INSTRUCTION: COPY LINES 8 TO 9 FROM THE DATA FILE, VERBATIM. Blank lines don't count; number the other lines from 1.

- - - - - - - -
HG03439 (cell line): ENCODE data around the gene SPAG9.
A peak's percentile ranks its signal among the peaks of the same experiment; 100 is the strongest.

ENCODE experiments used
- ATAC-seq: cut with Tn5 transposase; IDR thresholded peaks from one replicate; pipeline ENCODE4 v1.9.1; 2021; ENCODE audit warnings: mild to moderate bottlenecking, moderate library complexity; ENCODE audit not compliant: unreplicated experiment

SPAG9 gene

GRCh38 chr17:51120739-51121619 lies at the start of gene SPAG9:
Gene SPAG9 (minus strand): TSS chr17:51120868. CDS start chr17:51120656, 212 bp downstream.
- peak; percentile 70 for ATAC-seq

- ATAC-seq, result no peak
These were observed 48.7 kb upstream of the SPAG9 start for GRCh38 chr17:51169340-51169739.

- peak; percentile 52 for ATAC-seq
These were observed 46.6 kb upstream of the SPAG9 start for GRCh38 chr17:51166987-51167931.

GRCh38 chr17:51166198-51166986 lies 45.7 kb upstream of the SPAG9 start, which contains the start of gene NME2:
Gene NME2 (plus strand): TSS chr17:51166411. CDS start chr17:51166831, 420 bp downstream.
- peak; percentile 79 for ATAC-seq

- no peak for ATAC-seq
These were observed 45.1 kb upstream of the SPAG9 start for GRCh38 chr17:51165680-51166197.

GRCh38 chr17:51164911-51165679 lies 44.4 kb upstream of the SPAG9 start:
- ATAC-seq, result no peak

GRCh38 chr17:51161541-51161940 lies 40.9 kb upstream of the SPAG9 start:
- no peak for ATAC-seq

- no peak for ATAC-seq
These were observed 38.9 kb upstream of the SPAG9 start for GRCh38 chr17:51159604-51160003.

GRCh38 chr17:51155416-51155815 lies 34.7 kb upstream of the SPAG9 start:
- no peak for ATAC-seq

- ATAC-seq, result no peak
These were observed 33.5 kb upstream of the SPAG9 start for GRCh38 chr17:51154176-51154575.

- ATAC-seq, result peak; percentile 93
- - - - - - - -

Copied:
- peak; percentile 70 for ATAC-seq

- ATAC-seq, result no peak